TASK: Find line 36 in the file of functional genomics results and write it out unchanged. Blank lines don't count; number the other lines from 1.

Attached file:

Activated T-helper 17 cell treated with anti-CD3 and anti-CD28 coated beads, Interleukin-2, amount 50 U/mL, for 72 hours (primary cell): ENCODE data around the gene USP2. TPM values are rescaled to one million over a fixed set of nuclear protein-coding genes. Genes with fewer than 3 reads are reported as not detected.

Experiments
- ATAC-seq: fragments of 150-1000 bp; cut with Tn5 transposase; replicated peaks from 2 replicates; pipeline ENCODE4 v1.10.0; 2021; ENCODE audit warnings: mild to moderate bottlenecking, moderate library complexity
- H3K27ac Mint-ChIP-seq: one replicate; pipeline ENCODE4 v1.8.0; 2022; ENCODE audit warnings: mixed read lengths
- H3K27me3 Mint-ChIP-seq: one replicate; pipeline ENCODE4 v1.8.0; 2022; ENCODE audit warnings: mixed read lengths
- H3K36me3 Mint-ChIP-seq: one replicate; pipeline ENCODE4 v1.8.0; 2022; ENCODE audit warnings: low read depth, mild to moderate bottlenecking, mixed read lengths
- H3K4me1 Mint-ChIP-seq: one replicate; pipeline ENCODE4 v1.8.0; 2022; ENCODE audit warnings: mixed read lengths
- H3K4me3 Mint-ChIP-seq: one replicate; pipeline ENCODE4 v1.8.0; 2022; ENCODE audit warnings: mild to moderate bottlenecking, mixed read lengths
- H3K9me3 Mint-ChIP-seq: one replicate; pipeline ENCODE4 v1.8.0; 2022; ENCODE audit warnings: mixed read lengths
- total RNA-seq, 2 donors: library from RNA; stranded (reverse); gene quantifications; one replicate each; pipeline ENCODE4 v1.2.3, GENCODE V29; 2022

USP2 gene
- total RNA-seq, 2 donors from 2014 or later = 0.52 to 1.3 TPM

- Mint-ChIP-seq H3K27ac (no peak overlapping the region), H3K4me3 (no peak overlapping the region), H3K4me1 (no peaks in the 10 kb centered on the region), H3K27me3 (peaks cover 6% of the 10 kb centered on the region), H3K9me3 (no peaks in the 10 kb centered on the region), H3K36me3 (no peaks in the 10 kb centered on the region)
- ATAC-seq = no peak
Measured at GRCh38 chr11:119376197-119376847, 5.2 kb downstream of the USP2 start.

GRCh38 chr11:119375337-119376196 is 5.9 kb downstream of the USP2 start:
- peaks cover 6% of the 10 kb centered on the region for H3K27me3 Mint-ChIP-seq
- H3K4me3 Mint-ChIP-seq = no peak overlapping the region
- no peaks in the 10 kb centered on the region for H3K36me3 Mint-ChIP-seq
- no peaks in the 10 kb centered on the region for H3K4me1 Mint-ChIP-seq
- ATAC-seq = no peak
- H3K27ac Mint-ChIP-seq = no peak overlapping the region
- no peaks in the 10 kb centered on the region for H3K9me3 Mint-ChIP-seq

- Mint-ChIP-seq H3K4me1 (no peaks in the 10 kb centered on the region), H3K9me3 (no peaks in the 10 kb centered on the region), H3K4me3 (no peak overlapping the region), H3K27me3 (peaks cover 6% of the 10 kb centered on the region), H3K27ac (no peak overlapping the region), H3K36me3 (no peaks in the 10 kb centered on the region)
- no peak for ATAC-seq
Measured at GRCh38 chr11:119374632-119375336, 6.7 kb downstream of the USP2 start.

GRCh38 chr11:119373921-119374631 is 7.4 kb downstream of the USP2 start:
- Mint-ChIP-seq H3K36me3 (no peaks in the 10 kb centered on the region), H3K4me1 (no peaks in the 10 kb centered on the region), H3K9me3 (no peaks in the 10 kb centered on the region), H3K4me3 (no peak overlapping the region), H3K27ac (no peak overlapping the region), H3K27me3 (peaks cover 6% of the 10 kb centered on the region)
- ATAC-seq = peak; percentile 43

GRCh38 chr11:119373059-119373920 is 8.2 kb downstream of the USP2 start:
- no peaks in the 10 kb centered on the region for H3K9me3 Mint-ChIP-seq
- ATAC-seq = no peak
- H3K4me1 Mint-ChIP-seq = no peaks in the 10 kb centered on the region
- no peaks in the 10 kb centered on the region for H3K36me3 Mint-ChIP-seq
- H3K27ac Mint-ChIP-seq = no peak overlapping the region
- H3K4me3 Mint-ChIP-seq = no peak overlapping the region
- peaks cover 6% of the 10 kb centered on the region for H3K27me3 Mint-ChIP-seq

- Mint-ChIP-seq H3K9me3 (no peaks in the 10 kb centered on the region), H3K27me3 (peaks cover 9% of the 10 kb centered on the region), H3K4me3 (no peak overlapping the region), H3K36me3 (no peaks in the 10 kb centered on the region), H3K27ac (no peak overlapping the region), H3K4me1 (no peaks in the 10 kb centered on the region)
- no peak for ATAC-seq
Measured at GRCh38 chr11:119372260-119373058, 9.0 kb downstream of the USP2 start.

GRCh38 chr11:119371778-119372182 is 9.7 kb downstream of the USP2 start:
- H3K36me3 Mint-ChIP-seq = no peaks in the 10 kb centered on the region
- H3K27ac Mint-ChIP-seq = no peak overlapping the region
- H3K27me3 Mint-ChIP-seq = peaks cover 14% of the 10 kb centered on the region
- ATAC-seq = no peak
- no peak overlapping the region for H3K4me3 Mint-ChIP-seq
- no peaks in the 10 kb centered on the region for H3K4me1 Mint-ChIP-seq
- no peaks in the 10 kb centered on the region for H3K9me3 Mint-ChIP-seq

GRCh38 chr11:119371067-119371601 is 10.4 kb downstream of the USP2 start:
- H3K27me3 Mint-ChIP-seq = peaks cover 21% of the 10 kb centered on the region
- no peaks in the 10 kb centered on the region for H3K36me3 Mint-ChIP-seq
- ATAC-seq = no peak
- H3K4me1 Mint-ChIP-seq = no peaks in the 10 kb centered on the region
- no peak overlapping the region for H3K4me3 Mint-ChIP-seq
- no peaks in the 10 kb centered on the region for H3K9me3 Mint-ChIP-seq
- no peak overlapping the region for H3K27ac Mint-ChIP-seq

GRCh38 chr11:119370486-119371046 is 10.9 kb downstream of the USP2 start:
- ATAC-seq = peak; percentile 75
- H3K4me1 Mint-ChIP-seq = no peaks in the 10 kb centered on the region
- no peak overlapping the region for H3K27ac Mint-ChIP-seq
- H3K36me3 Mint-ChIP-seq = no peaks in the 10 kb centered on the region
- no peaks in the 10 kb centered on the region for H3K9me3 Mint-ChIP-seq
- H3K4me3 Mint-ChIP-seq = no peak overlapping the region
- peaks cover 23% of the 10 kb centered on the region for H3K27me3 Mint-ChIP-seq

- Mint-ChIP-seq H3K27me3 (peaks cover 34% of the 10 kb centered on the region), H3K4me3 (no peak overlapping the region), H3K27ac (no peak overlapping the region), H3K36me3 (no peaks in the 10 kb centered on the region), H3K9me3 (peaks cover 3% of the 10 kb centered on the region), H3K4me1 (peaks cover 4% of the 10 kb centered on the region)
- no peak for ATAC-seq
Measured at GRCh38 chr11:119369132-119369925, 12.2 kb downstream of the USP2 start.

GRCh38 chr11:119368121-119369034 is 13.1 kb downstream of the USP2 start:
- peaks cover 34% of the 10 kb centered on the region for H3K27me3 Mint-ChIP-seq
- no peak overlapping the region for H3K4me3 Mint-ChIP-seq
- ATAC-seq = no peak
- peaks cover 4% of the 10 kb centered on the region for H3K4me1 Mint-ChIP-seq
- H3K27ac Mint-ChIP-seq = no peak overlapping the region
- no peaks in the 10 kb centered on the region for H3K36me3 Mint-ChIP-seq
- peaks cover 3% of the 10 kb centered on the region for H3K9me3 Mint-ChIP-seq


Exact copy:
- H3K4me3 Mint-ChIP-seq = no peak overlapping the region